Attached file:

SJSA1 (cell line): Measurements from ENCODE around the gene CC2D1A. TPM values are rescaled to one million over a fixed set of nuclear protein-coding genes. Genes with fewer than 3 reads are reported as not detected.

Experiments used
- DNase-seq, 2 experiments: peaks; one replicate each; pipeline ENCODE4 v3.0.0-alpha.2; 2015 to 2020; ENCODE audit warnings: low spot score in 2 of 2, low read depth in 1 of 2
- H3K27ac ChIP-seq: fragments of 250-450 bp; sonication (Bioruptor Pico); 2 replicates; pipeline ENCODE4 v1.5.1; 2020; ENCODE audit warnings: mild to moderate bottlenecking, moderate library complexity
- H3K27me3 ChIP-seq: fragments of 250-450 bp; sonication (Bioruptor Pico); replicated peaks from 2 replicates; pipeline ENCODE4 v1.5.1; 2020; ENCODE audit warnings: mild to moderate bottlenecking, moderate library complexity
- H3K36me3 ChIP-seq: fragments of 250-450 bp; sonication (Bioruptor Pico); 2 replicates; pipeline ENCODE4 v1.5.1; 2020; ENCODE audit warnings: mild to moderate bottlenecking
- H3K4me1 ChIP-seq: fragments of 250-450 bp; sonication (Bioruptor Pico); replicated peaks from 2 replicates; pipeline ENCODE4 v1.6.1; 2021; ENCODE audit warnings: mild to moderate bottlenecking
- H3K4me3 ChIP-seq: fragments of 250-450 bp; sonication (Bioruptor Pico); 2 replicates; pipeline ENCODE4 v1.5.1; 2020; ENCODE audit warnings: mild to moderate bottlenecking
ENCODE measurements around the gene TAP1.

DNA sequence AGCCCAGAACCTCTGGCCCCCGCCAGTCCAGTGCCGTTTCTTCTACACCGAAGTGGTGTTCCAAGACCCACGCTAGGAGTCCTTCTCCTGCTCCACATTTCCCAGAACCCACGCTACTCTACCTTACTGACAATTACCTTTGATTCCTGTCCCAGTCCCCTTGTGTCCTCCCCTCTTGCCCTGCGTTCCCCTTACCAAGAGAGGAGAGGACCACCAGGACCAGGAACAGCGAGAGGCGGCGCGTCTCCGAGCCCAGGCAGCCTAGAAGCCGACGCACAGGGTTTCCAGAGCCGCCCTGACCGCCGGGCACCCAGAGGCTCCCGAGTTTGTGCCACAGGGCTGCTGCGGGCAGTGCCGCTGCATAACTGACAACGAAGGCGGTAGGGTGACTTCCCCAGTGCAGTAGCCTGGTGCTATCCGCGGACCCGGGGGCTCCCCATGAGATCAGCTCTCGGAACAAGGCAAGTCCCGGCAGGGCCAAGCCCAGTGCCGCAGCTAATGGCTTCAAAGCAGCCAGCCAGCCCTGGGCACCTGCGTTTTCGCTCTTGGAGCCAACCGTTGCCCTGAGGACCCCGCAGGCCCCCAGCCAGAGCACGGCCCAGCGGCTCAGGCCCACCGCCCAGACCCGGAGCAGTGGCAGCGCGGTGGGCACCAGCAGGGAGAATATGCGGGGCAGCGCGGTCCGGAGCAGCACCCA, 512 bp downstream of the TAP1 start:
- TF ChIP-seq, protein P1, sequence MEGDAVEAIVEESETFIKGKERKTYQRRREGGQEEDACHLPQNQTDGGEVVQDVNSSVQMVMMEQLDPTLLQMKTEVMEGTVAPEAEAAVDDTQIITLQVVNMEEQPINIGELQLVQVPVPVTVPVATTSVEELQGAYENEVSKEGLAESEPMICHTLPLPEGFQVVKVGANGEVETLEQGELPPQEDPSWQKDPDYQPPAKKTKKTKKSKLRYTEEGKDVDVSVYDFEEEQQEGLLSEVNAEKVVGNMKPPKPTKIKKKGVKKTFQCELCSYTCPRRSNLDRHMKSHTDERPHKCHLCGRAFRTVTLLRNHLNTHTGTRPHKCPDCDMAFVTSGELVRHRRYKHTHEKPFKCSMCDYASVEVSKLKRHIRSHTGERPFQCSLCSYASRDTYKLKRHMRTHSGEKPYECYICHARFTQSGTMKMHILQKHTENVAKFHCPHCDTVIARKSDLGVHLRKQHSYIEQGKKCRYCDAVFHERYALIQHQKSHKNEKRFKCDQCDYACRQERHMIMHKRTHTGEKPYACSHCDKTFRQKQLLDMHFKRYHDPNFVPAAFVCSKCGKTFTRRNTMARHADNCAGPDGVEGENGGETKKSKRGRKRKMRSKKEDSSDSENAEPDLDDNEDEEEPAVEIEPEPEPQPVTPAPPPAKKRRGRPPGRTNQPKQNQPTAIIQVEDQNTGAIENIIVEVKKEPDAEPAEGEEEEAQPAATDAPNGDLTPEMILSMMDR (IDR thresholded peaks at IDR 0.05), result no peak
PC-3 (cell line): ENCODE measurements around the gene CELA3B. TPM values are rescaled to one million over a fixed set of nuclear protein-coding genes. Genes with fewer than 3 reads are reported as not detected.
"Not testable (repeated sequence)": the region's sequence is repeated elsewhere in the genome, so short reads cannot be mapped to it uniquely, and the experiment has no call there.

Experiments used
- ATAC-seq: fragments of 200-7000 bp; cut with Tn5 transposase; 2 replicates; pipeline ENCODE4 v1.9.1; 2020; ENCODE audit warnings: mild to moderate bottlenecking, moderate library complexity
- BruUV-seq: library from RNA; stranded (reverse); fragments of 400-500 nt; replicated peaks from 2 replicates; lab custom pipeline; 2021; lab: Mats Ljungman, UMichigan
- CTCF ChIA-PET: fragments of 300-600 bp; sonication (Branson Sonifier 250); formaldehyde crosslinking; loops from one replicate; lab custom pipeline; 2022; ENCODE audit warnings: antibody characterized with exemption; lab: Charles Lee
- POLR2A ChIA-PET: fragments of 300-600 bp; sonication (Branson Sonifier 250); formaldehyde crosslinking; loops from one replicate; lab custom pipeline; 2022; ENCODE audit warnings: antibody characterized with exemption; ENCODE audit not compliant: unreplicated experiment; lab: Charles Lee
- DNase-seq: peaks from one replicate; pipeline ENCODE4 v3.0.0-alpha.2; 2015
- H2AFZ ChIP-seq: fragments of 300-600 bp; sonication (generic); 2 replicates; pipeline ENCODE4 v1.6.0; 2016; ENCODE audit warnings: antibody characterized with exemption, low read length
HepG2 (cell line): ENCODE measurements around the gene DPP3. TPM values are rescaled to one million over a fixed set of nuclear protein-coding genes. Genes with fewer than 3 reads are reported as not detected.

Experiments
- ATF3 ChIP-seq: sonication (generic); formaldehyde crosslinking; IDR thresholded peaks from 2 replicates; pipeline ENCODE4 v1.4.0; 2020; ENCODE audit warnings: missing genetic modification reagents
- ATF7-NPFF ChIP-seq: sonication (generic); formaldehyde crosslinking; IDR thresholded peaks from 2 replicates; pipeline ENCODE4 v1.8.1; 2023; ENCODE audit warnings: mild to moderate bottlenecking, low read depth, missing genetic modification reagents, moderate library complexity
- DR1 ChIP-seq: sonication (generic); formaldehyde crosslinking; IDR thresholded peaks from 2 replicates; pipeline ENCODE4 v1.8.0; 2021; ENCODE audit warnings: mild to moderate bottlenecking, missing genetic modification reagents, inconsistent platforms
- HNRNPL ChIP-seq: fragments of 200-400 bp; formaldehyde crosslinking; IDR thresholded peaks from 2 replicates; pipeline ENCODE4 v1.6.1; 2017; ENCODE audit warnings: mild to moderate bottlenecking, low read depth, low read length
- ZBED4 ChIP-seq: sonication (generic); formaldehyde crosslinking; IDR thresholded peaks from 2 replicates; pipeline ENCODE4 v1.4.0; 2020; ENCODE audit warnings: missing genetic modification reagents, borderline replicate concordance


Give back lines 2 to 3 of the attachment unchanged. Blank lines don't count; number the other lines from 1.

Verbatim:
Experiments used
- DNase-seq, 2 experiments: peaks; one replicate each; pipeline ENCODE4 v3.0.0-alpha.2; 2015 to 2020; ENCODE audit warnings: low spot score in 2 of 2, low read depth in 1 of 2